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Question. Why are we (humans) more likely to help people genetically related to us than people who are not?

My understanding of this question as follows:

Because the reproduction of people genetically related to us can help us spread our genes. People genetically related to us are also more likely to help ourselves to reproduce.

Is this correct? What am I missing?

I was wondering if anybody had anything, especially intuition or some finer nuances, to add to what I have to say.

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    $\begingroup$ Do you have any sources to back up your claim? $\endgroup$ – fileunderwater Mar 25 '17 at 22:35
  • $\begingroup$ Is it a homework question? $\endgroup$ – Remi.b Mar 26 '17 at 2:28
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    $\begingroup$ Why was this question closed? The idea that humans tend to be altruistic toward genetically related individuals is not outlandish. $\endgroup$ – canadianer Mar 27 '17 at 7:45
  • $\begingroup$ This question seems to fall under the field of sociobiology, and more specifically I think kin selection. It's a controversial topic. If sociobiology is a subfield of biology then it shouldn't have been closed. On the other hand if sociobiology is more of a social science, then I guess it should be asked somewhere else. Still, it's a very interesting question. $\endgroup$ – Zebrafish Feb 25 '18 at 12:44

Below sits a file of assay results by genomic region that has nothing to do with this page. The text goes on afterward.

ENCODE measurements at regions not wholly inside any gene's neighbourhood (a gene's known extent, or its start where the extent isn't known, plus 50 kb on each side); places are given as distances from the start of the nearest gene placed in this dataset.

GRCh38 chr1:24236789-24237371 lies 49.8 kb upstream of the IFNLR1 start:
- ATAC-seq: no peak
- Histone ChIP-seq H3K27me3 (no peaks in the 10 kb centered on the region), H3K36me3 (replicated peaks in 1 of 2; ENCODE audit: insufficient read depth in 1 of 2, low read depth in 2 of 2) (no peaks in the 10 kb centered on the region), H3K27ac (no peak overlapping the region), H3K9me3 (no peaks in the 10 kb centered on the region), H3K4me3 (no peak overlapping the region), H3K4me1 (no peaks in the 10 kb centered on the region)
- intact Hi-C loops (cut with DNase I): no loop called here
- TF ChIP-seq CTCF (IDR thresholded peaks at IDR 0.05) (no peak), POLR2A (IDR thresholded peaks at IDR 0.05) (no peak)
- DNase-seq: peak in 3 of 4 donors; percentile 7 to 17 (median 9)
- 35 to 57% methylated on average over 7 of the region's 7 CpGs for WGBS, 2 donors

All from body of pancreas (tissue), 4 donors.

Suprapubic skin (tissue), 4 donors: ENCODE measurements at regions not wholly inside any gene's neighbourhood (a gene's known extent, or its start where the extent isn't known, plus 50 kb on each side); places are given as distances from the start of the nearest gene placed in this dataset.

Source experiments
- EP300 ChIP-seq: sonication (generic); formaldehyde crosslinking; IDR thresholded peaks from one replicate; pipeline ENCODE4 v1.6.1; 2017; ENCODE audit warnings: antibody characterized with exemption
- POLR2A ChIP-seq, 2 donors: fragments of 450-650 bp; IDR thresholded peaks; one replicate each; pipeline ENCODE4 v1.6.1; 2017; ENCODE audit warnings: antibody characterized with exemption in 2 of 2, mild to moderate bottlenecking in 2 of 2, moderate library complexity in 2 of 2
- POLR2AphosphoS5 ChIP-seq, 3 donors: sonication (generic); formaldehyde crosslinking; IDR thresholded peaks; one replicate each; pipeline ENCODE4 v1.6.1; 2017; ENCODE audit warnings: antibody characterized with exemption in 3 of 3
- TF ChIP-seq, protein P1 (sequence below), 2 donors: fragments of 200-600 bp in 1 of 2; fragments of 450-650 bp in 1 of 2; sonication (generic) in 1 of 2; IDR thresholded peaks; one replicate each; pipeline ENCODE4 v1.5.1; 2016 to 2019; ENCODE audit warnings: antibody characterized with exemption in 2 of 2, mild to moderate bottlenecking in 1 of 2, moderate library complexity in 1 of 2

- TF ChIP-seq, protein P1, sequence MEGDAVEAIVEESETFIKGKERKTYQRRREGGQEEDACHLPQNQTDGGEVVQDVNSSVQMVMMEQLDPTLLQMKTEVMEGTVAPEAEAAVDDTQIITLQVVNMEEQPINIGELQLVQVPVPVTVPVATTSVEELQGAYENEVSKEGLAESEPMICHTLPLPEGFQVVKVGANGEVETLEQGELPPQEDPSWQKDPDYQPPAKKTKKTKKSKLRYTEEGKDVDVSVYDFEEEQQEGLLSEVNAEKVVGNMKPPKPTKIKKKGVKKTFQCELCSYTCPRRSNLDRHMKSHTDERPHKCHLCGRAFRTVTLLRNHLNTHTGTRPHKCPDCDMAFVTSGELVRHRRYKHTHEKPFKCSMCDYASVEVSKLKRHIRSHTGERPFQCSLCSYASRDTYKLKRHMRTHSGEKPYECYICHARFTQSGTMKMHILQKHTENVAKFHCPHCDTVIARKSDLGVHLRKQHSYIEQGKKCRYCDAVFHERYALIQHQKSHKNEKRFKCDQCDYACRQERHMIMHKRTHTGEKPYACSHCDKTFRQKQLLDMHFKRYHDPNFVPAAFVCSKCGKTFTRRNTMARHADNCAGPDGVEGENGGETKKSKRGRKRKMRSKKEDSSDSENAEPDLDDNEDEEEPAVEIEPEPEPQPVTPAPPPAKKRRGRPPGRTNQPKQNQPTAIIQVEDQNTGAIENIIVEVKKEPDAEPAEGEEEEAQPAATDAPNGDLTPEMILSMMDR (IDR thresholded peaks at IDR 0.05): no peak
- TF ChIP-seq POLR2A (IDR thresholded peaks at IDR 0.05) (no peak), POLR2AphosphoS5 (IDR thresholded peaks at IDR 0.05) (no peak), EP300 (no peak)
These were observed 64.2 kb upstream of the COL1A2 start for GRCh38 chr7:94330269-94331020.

• $\begingroup$ I heard something like this before. E.g. it's important that children look like their parents because if they don't the mother probably cheated on the father. Promiscuous partners increase the chance of catching a disease, and so evolution made monogamous couples more prone to procreating which also helps to root the behaviour. Furthermore humans are social beings and like other primates, we strive together, so our relationships are very important. So much so that we even developed language. $\endgroup$ – Yuri Borges Jan 31 '19 at 17:07